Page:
CSRDA Discussion Paper Series

No. 79 Educational Stratification in Increased Weekend Childcare Time in Japan
Tomo Nishimura
Tomo NishimuraKwansei Gakuin University
Childcare timeEducational StratificationEducational assortative matingTime use researchBlinder-Oaxaca decomposition
Goal 5: Gender EqualityGoal 10: Reduced Inequalities
Survey on Time Use and Leisure Activities (1996, 2016)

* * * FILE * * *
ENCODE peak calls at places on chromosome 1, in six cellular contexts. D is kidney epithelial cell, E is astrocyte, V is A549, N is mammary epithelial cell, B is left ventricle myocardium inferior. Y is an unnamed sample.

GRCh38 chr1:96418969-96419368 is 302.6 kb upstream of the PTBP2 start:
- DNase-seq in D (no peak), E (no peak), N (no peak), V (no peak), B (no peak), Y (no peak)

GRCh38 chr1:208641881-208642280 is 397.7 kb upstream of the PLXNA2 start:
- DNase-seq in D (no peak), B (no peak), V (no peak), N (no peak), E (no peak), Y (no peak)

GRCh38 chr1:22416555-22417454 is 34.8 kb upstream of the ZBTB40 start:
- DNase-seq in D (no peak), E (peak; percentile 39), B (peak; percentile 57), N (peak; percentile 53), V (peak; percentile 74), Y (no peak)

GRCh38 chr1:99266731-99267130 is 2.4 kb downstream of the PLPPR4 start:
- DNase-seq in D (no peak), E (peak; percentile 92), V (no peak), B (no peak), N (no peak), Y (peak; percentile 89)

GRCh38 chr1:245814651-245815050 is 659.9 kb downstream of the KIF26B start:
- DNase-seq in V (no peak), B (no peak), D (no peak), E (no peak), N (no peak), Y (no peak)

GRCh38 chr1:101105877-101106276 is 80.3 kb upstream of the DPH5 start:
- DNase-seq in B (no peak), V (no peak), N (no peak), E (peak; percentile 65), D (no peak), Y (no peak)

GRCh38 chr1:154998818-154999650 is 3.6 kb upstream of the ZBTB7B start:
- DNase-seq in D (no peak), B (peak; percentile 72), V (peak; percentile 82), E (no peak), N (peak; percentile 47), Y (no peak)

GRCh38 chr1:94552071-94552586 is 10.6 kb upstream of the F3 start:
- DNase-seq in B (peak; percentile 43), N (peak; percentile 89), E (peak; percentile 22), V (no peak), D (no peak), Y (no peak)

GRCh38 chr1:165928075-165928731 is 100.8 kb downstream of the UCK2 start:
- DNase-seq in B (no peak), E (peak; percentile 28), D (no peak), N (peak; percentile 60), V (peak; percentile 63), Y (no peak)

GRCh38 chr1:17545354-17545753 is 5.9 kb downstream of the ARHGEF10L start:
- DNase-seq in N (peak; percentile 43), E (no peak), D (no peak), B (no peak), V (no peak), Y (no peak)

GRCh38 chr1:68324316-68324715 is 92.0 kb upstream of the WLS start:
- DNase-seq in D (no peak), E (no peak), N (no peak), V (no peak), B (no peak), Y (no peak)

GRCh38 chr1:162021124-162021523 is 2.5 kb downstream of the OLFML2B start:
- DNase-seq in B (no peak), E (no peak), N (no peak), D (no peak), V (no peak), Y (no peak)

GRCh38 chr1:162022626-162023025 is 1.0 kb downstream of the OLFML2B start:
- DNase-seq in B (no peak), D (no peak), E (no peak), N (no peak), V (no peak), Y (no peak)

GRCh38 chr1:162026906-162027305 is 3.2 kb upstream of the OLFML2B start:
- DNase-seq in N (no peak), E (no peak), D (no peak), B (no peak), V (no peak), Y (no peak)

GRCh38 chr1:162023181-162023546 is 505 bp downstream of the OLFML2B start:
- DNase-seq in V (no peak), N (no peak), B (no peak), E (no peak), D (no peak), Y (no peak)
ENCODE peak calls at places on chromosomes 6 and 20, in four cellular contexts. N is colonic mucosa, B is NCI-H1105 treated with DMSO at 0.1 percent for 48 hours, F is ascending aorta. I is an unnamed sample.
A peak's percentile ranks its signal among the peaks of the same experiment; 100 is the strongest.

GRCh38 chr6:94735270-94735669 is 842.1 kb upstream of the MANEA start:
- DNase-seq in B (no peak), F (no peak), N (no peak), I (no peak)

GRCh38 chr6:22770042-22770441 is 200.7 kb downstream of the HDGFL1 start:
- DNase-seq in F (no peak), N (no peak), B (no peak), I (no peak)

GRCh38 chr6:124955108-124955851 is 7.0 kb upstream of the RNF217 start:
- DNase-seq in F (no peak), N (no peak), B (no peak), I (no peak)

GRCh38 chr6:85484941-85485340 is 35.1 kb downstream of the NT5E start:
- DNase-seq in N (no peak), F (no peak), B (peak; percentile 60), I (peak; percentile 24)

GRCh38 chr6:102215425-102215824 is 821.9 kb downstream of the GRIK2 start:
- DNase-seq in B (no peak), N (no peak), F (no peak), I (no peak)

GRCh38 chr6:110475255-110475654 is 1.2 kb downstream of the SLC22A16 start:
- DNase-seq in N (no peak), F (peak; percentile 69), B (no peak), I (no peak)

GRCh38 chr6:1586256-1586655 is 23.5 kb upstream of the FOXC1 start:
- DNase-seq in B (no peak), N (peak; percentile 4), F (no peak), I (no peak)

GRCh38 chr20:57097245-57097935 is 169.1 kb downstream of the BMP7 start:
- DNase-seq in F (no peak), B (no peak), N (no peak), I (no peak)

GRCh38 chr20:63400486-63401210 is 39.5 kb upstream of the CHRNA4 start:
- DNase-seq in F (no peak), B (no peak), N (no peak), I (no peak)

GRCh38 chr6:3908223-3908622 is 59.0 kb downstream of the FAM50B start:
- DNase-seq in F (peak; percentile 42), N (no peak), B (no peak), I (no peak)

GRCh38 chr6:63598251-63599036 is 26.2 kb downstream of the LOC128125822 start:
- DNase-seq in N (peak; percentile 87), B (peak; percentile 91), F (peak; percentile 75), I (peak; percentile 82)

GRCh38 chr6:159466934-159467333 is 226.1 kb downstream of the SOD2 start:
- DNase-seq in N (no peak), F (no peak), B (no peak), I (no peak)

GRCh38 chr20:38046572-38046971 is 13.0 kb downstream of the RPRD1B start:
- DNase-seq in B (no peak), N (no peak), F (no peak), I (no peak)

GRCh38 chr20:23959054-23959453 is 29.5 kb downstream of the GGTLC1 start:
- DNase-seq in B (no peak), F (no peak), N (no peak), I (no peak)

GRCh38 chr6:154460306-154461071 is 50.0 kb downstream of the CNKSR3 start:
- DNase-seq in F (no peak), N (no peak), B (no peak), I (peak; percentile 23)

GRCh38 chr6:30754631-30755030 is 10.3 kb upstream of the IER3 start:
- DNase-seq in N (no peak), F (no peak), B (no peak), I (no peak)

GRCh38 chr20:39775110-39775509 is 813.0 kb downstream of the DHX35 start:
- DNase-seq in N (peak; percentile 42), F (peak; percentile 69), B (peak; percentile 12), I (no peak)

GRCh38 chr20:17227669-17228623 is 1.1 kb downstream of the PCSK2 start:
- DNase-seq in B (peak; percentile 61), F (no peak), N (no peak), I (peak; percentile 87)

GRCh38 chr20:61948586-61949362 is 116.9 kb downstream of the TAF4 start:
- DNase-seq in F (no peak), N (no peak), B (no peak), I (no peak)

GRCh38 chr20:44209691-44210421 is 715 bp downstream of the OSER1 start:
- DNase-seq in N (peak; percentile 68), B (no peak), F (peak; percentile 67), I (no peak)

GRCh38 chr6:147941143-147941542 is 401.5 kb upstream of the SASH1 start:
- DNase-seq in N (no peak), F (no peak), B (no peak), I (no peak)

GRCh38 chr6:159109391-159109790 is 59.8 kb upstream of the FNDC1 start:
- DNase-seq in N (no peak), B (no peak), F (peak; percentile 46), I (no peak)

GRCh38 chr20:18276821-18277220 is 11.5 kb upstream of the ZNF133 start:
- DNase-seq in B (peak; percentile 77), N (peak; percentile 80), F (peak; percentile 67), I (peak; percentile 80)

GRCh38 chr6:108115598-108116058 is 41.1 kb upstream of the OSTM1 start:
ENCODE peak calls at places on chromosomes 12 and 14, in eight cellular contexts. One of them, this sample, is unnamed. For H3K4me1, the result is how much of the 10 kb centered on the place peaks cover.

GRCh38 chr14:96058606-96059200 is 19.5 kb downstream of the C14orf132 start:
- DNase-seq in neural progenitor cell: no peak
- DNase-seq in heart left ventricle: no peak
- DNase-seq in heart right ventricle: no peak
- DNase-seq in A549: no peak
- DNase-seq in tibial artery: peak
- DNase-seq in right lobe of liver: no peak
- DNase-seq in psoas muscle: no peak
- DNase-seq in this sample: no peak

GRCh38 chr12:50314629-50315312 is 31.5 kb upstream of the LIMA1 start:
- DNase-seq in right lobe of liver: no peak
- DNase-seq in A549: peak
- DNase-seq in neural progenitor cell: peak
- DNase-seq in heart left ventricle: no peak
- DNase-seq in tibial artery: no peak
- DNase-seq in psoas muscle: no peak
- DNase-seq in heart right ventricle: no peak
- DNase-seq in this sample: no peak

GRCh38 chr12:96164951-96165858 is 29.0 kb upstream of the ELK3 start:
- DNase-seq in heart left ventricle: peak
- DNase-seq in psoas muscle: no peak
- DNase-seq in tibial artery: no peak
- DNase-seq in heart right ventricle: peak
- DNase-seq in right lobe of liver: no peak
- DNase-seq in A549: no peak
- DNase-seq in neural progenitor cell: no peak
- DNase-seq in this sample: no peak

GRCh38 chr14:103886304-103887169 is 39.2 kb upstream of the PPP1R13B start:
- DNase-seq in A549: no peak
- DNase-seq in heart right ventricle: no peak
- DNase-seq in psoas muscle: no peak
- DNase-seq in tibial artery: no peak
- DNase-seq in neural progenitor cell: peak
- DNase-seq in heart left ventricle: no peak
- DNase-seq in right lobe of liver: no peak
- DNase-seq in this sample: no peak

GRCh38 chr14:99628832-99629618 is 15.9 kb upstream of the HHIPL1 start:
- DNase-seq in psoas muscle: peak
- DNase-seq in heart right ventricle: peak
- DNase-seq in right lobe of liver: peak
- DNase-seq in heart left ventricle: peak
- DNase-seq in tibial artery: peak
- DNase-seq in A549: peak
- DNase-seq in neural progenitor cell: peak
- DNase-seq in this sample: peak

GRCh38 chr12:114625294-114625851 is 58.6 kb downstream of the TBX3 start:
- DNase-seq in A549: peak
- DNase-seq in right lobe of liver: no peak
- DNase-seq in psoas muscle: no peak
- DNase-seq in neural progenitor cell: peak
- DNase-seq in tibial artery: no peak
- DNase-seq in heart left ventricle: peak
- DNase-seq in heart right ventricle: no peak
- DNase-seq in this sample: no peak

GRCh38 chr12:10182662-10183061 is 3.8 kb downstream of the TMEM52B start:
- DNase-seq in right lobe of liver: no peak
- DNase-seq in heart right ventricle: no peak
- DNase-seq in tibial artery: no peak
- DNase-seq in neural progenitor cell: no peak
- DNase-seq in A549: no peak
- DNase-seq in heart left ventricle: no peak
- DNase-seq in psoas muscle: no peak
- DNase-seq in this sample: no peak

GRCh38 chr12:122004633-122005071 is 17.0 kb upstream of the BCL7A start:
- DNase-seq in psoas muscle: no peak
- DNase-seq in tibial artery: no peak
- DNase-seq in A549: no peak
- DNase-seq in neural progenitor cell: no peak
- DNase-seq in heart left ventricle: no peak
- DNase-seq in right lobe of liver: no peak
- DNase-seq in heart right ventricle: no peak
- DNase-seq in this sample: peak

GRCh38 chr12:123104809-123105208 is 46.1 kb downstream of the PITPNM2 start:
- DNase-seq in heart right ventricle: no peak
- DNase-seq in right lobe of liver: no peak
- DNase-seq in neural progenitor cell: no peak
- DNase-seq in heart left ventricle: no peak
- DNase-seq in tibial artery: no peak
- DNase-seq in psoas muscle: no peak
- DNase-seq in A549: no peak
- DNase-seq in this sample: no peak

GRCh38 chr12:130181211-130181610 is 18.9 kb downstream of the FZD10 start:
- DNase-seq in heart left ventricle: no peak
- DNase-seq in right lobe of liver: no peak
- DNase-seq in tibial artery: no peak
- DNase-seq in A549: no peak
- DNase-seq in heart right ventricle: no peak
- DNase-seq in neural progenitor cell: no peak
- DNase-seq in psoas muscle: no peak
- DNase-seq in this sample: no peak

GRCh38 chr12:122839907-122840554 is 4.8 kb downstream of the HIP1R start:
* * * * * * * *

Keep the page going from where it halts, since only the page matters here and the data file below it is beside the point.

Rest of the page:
Objective: We decompose the change in weekend childcare time into two parts, structural changes (such as an increase in the number of college degree–holding parents), and nonstructural changes (changes in behavior), to examine why the educational stratification in weekend childcare has widened. Background: In Japan, as in other developed countries, parental time spent on childcare has increased. This is because parental childcare has come to be considered an investment that enhances children’s abilities and hence, their future income. Our descriptive analysis shows that there was a disparity in the growth rate of weekend time spent on childcare after examining time spent on childcare in terms of the parents' combined educational backgrounds in the last two decades. Method: Using the 1996 and 2016 instances of the Japanese time use study, we analyzed not only total parental childcare time but also its components (maternal and paternal solo childcare time and coparenting time) via estimated OLS regressions and twofold Blinder–Oaxaca decompositions. Results: The results showed that the increase in weekend childcare time over the past 20 years was mainly explained by the overall change in parental behavior. The detailed decomposition results revealed that the behavioral changes on Sunday varied by assortative mating, with highly educated homogamous and hypogamous couples giving more enthusiasm and time to raising their children in a significant departure from other couples (especially less educated homogamous couples). Additionally, highly educated homogamous couples were more egalitarian in their sharing of childcare, with fathers spending more time in solo childcare and coparenting, while this was not the case for other couples. Conclusion: Educational disparities among parents who spend weekend time on childcare may reproduce this inequality throughout a child’s development. This concerning tendency might have even more acute effects if paternal childcare and coparenting have a positive impact on child outcomes.